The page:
Over the weekend, I went to a conscious dance session for people who are grieving over the loss of a loved one, or dealing with other hardship in their lives.
I have gone to several healing dance events such as this in the past, and I wanted to give it another go. Also, I was going to meet with the coordinators afterward to discuss how I could contribute with my book to a future session. Maybe I said those reasons in ascending order 😉
During the session, I accessed feelings of grief and loss, but not quite the ones I was expecting to. Well, for one, I was frustrated with my lack of flexibility. I recalled the years I was training to teach Pilates and yoga and how agile and fit I was. It wasn’t the first time that I felt the heart wrenching feeling of betrayal from my body. I longed for the days when I freely and skillfully moved and stretched; it was so effortless back then.
And while I have periods where I can work to bring my flexibility back up, it is much more effort, and it’s never quite the same.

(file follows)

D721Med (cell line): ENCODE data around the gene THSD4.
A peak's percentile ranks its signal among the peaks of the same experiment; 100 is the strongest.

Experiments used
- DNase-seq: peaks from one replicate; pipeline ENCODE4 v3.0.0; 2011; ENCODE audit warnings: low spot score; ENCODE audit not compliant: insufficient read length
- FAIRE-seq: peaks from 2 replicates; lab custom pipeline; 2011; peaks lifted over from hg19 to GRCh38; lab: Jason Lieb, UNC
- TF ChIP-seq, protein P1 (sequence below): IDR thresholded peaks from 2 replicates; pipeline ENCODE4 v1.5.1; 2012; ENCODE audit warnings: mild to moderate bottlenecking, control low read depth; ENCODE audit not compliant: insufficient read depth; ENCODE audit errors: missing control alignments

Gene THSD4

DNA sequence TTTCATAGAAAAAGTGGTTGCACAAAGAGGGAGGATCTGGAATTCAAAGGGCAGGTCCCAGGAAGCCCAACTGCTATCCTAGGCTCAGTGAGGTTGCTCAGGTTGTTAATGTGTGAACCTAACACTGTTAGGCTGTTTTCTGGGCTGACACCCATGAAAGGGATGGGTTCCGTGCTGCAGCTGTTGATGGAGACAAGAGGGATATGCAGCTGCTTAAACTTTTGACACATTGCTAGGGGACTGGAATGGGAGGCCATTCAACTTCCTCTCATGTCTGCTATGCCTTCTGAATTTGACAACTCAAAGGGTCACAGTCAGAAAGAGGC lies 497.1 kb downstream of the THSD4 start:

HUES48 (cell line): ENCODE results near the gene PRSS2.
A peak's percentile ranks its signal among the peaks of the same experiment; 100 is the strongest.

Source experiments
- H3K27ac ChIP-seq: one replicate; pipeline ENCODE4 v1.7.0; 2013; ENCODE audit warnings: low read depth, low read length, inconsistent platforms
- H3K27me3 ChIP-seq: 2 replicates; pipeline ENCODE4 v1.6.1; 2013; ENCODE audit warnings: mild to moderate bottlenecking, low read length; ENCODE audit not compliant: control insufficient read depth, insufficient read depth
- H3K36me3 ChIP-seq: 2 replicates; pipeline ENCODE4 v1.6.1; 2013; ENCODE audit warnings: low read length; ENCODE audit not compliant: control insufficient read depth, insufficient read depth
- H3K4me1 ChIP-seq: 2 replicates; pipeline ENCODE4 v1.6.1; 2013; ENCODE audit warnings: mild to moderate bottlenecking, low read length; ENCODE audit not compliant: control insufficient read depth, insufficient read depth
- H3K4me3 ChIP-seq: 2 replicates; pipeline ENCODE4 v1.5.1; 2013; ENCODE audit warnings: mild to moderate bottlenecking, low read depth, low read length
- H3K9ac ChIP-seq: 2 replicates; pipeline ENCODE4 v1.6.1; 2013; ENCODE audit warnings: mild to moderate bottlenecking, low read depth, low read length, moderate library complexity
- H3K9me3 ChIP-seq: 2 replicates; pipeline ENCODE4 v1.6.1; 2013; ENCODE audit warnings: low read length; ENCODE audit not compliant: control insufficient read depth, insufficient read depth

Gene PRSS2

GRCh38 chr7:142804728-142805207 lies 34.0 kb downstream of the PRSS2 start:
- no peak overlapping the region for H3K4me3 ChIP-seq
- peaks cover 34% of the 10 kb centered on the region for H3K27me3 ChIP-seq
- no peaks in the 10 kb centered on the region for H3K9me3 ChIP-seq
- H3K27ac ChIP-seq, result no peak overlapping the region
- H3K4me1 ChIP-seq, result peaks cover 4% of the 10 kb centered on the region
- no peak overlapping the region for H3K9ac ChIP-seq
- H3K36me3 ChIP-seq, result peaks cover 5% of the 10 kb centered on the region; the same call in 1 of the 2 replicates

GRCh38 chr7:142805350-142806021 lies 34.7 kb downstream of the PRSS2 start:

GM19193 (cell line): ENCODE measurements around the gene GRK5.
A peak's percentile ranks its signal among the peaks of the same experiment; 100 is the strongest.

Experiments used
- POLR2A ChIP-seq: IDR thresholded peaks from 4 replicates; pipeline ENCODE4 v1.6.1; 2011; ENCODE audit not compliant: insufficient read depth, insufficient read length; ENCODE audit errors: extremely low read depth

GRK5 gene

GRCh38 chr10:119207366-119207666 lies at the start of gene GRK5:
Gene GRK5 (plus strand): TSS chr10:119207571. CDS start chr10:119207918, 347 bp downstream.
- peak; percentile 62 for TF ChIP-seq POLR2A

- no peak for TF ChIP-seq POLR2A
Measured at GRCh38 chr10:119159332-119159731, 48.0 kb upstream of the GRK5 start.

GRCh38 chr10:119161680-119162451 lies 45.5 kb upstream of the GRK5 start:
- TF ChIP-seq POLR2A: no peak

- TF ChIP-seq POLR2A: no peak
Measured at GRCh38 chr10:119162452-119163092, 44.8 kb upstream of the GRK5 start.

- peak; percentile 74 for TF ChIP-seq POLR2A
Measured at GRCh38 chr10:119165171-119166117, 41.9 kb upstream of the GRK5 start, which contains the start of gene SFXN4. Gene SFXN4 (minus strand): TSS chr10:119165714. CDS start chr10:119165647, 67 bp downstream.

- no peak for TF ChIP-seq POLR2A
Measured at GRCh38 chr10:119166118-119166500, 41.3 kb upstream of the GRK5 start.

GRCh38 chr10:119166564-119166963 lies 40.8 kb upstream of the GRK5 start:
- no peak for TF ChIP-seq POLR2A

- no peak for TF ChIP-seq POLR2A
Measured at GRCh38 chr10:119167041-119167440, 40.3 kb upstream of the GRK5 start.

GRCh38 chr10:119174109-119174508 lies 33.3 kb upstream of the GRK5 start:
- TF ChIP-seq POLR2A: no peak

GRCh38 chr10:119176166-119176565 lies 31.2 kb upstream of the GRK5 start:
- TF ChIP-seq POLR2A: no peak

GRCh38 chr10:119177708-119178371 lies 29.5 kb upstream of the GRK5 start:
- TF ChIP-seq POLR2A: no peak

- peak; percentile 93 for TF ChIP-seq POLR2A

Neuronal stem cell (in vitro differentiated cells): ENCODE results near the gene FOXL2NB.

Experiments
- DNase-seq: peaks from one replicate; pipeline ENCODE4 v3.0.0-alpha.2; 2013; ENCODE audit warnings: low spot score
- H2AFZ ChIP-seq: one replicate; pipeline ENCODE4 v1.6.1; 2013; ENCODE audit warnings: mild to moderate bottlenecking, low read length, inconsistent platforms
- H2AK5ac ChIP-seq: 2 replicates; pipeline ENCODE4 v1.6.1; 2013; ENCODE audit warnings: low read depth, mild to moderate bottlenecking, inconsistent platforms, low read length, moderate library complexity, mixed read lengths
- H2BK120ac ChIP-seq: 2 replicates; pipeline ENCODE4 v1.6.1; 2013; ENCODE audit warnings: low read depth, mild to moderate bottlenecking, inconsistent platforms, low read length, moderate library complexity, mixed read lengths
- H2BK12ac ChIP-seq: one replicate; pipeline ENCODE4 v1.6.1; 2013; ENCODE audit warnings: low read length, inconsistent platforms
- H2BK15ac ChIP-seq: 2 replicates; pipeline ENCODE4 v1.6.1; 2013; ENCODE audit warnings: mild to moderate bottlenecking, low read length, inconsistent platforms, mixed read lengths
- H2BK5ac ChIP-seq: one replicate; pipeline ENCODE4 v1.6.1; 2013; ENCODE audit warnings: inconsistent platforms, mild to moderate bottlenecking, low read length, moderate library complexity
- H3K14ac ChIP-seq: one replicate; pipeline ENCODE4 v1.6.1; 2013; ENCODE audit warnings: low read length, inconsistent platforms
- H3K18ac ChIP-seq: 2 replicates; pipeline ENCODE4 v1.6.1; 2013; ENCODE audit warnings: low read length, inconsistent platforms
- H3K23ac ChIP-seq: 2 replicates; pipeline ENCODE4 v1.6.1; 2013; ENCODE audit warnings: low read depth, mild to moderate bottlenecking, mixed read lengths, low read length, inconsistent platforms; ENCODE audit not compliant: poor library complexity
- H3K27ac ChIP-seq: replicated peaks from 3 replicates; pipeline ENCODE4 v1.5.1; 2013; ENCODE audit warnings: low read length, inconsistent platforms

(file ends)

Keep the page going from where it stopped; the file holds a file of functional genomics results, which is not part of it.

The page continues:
And the second emotion that I encountered, perhaps the strongest one, in fact, was not a form of grief at all. It was an intense feeling of self-consciousness and social comparison. “No one is looking at you,” the instructor said repeatedly.
Well, that’s not my issue- my problem is that I am looking at myself, and I am looking at others—and their skills and liberated dance moves are intimidating the crap out of me.
I have always found group activities threatening. I prefer to do my own thing, in my own space. If there are 15 other people in a room, I, by definition cannot “own the space.” I notice the others too much and I don’t feel comfortable or free. And yes, I do think others are looking at me.
Maybe that’s why I love writing. I am with myself and no one else. I can clearly hear my voice and connect to it, and I can soar into my own unique thoughts and image of the world around me.